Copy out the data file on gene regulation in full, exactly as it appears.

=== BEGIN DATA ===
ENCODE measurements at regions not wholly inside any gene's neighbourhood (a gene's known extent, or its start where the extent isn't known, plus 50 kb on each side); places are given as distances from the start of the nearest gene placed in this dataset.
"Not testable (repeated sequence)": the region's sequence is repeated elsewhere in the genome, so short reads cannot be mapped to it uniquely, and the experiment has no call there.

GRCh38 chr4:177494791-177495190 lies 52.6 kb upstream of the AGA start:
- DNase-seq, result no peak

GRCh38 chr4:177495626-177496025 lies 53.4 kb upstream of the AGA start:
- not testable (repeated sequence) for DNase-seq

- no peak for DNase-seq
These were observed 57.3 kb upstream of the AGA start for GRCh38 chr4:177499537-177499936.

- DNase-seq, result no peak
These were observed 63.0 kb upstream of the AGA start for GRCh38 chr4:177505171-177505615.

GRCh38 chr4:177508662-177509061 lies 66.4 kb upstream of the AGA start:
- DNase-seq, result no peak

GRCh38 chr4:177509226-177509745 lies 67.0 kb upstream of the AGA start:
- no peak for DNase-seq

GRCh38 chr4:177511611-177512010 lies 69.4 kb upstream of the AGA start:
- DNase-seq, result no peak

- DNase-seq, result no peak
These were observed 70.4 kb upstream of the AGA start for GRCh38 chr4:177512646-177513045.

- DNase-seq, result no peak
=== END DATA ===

ENCODE measurements at regions not wholly inside any gene's neighbourhood (a gene's known extent, or its start where the extent isn't known, plus 50 kb on each side); places are given as distances from the start of the nearest gene placed in this dataset.
"Not testable (repeated sequence)": the region's sequence is repeated elsewhere in the genome, so short reads cannot be mapped to it uniquely, and the experiment has no call there.

GRCh38 chr4:177494791-177495190 lies 52.6 kb upstream of the AGA start:
- DNase-seq, result no peak

GRCh38 chr4:177495626-177496025 lies 53.4 kb upstream of the AGA start:
- not testable (repeated sequence) for DNase-seq

- no peak for DNase-seq
These were observed 57.3 kb upstream of the AGA start for GRCh38 chr4:177499537-177499936.

- DNase-seq, result no peak
These were observed 63.0 kb upstream of the AGA start for GRCh38 chr4:177505171-177505615.

GRCh38 chr4:177508662-177509061 lies 66.4 kb upstream of the AGA start:
- DNase-seq, result no peak

GRCh38 chr4:177509226-177509745 lies 67.0 kb upstream of the AGA start:
- no peak for DNase-seq

GRCh38 chr4:177511611-177512010 lies 69.4 kb upstream of the AGA start:
- DNase-seq, result no peak

- DNase-seq, result no peak
These were observed 70.4 kb upstream of the AGA start for GRCh38 chr4:177512646-177513045.

- DNase-seq, result no peak